However with special regard to Jona I must say I doubt it is worth debating with people so narrow-minded and intolerant that they are seriously offended by a dating system, or rather the name of a dating system. (If I understood that behaviour correctly).


@ Mithras

... cool, is not it?
------------
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#27
I think only western Euro/Americans even give a s**t about this. We're so wrapped up in collective historical guilt that we think other peoples must be equally horrified at our past. In reality, they probably find the BC/AD system a convenient way to date things internationally. Our insistence that our dating system (among many other practices) should be altered to show our benevolence toward other cultures is probably just another instance of our conviction that we are the greatest, most importnt thing that ever happened to anybody, anywhere in the world.
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#28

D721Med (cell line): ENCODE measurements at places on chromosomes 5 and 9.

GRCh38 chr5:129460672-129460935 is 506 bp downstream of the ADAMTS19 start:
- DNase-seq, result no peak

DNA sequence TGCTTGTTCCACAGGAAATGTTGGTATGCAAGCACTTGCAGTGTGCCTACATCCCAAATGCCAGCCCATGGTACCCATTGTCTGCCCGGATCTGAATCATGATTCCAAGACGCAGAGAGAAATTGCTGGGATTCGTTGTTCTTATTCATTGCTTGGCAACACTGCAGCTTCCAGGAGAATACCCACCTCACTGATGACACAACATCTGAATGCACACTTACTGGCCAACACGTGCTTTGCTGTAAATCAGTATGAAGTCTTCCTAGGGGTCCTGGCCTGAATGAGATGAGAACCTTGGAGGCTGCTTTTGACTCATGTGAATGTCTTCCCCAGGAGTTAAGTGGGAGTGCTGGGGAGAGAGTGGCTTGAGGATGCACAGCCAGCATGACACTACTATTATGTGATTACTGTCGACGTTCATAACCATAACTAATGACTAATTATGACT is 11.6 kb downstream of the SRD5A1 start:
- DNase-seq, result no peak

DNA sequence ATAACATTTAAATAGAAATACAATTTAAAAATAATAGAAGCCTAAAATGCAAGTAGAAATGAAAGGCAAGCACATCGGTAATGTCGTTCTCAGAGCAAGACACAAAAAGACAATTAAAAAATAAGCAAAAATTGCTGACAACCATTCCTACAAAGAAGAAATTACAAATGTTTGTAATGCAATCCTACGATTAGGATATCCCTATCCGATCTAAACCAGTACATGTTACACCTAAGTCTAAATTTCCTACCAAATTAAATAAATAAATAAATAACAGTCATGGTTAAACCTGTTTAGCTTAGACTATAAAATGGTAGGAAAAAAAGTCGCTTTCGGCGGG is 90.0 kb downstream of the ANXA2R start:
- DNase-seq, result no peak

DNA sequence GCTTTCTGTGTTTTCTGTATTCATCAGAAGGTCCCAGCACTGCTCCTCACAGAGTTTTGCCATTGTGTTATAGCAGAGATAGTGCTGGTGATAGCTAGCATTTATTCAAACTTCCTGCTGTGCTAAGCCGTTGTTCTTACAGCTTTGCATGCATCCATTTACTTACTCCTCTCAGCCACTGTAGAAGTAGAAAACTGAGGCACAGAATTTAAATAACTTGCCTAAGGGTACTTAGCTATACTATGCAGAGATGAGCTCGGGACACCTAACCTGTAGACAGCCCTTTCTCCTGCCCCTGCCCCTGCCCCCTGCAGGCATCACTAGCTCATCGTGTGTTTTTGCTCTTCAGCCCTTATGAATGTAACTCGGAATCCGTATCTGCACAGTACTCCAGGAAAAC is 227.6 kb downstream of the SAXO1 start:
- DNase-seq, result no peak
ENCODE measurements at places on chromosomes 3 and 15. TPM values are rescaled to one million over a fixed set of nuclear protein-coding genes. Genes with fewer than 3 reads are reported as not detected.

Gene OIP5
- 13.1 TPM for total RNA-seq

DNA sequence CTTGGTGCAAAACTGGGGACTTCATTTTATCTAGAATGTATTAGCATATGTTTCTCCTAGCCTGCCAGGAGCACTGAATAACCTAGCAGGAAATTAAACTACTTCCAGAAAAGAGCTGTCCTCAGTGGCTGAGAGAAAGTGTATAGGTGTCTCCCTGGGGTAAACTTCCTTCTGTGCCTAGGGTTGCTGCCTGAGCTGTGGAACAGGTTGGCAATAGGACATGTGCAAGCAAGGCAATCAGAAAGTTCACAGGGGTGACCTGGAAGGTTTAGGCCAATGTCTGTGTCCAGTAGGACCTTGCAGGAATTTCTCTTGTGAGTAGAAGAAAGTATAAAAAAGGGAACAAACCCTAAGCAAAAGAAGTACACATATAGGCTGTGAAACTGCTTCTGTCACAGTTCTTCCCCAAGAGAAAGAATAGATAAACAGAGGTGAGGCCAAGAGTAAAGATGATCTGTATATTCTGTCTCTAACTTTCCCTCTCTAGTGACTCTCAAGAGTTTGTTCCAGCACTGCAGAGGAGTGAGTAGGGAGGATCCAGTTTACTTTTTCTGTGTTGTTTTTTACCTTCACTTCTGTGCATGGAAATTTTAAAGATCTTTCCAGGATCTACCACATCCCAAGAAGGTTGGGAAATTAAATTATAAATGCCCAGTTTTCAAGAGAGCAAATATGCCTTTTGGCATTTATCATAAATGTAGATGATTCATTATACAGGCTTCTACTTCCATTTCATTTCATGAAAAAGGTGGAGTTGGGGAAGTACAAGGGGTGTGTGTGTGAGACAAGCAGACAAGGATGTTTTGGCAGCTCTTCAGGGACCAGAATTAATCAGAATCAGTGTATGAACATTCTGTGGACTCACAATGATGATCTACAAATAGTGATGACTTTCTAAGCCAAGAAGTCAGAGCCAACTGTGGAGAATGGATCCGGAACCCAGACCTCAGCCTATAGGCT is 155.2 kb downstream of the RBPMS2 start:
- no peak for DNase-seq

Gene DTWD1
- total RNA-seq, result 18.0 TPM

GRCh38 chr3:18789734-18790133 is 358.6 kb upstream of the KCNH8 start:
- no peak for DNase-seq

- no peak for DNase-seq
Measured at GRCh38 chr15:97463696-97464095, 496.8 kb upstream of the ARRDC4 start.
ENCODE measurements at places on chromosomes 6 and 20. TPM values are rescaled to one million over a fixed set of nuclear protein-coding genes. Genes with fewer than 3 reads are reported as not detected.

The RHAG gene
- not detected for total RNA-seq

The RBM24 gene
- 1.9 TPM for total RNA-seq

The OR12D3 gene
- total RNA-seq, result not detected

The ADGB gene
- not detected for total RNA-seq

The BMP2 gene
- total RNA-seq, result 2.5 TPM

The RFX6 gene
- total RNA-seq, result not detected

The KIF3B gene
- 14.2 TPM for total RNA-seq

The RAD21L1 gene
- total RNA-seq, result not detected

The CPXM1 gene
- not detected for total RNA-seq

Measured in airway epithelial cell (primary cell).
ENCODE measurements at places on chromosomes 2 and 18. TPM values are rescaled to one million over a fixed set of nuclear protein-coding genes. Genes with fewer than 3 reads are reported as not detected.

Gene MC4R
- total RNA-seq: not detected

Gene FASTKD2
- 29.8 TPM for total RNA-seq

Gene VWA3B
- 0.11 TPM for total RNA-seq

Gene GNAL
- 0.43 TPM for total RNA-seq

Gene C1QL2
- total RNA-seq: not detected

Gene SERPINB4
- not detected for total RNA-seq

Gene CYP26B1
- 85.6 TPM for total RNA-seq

@ Mithras' (first post)

Completely agreed. It ruins my reading experience.


@ Peteris Racinskis

Other dating systems like AUC don't bother me but pagan Rome used an eight week cycle. The Jews created the week (or at least they're the reason we have it).

~Theo
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#29
Quote:However with special regard to Jona I must say I doubt it is worth debating with people so narrow-minded and intolerant that they are seriously offended by a dating system, or rather the name of a dating system.
I think there is always a need for debate. Take, for example, the battle of Kerbala, which is (for Shi'ite Muslims) a pivotal event in history. The opponents of the good leader Huseyn are portrayed as completely evil. However, if you read the sources, you can see that they were consistently trying to save their opponents and reduce bloodshed to a minimum.